None of these false alarms occurred at a time of crisis. If one had, the consequences could have been catastrophic.
For another, a communications blackout would only be temporary. Surviving weapons could retaliate at some point and inflict unacceptable damage. An attacker would know this. Deterrence is still in place.
Russia’s alert system has been degraded in recent years. It has fewer satellites with sensors, fewer radar stations. This leaves greater chance of error.
Also, in today’s world of cyberwarfare, more things can go wrong. A cyber attack by, say, China could damage America’s defence electronic system in unintended ways, making the system designed to detect an attack unreliable.
A Cuban missile kind of confrontation is unlikely to arise in today’s world. But confrontation could erupt in Europe. That is where Russian and Western forces have conflicting aims and Russia is making provocative moves. American nuclear forces physically stationed in Europe are small: 200 B-61 bombs to be carried by American or Allied aircraft, at five bases. Russia has 2,000 able to reach Western Europe.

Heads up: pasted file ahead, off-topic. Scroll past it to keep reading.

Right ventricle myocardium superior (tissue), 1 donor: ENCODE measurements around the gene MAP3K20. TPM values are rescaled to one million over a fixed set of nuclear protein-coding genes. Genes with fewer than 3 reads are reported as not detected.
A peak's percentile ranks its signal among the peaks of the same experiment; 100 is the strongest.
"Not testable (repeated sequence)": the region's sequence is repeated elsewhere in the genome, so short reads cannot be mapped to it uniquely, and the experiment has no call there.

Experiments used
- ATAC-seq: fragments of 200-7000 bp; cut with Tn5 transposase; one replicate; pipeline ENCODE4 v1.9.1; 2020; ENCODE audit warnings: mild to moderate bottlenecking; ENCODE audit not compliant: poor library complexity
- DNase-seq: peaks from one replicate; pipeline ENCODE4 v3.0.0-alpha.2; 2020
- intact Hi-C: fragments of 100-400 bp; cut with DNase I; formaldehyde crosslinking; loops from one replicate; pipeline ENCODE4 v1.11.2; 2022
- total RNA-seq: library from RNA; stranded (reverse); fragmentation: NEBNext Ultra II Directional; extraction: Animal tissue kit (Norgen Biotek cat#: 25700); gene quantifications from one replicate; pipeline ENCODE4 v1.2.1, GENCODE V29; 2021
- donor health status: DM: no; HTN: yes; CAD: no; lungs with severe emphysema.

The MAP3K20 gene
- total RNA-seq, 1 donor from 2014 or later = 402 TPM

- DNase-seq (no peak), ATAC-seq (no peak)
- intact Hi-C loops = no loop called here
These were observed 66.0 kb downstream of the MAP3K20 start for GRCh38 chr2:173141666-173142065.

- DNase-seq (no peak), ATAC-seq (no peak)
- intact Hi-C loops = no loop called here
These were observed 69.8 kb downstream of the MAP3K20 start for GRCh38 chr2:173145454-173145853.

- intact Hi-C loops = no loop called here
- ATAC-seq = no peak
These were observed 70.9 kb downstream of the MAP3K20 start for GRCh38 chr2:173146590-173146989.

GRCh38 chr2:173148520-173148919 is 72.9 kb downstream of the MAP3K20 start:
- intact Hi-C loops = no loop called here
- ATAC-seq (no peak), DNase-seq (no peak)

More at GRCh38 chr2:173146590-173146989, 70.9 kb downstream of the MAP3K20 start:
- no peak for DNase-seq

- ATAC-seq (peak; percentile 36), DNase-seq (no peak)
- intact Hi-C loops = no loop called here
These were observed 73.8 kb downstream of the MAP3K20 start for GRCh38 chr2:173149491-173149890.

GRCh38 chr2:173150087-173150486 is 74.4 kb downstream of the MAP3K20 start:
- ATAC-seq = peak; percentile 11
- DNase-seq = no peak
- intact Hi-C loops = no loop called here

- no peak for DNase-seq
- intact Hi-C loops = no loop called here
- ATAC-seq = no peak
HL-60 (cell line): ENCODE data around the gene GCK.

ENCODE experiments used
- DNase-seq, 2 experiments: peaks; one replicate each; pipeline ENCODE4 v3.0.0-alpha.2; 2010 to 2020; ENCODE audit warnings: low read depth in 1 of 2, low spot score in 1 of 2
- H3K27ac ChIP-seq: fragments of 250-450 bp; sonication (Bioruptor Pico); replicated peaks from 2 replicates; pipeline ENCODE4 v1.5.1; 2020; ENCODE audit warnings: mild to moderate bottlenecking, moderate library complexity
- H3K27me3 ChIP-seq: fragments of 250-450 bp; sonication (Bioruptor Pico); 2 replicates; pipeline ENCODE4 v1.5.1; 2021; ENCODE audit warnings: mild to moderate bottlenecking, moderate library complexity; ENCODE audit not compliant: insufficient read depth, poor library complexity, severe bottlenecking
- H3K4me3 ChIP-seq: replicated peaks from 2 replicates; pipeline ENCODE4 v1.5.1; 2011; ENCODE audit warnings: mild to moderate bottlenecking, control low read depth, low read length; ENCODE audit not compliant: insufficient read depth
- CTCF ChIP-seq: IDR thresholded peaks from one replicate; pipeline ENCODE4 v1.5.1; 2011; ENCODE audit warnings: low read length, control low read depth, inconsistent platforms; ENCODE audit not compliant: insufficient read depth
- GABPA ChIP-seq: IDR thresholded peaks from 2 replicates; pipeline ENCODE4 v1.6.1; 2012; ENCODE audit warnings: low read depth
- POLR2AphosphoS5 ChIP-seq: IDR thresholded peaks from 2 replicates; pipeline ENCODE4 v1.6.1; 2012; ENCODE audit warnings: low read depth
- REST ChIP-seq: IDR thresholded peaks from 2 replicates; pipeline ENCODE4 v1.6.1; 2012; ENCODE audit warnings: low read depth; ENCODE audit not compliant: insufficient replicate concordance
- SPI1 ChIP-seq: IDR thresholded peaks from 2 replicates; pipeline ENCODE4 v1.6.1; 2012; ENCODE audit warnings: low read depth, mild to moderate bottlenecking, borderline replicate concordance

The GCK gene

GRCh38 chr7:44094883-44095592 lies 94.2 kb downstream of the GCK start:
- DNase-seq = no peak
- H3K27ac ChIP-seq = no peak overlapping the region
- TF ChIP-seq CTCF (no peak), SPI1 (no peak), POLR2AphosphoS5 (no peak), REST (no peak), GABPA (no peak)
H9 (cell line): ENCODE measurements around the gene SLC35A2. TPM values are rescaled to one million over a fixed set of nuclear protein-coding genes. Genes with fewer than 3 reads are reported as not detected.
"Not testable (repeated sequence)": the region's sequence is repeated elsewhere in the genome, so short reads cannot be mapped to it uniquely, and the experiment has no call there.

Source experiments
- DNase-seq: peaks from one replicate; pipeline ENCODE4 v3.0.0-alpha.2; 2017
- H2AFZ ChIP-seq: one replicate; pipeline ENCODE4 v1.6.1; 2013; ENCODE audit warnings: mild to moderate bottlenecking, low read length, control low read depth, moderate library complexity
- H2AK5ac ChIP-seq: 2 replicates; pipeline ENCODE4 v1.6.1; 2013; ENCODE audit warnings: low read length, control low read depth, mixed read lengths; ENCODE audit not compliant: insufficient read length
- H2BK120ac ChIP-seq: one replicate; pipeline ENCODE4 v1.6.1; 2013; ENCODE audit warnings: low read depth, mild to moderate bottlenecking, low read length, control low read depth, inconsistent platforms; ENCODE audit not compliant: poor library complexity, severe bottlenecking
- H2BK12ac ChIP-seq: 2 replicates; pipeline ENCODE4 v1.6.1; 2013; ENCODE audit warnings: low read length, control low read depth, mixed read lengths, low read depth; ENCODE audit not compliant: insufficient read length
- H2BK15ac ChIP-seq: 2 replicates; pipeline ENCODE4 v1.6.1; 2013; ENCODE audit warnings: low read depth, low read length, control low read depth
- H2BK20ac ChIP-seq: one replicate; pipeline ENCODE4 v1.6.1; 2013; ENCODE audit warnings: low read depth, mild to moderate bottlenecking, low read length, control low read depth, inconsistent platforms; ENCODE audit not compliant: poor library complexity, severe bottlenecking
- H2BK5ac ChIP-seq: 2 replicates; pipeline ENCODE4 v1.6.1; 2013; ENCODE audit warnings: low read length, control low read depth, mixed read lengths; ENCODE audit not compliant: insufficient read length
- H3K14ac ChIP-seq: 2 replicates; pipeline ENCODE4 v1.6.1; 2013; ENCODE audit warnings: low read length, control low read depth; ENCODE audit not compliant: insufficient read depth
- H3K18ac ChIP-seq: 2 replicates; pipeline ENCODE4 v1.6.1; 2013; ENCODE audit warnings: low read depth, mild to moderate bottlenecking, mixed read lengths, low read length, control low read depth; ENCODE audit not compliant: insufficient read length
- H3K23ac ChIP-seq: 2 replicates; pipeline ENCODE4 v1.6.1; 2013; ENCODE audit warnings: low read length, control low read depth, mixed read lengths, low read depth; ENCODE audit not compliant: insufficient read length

If a clash began, a Russian first strike really could destroy the few NATO nuclear weapons in Europe on the ground, though of course this does not account for US, British and French strategic second-strike nuclear capabilities. In a crisis, permission to launch, and the ability to do so, ie, the combination keys to the weapons, might be devolved to local commanders, who would be under pressure.
Samuel Johnson famously said, “When a man knows he is going to be hanged in a fortnight, it concentrates his mind.” However, experience and psychological experiment shows that this is not true. At a time of great anxiety, people are less likely to behave rationally. Russian nuclear weapons, like American, are locked, but unlike in America the combinations are held by the military chiefs as well as the political ones.
From the 1960s onwards, both sides in the Cold War accepted their mutual interest in avoiding nuclear war, and took a number of measures to make it less likely: arms control agreements, the White House-Kremlin “hot line,” agreements to inform one another of major military exercises, sharing of lock systems. President Putin shows no sign of sharing even this much of a world-view with the West.
President Obama has said several times that his aim is a world without nuclear weapons. Every serious programme with this goal has called for the de-alerting of nuclear weapons as an early step. This could be done unilaterally without any great sacrifice of security, because the US has an assured second strike capability. They do not need a hair-trigger response.
A further step in that direction that is often proposed is the separation of warheads from missiles and triggers from bombs. Realistically, this can only be accomplished by mutual agreement. But the atmosphere at the moment is not conducive to mutual agreement.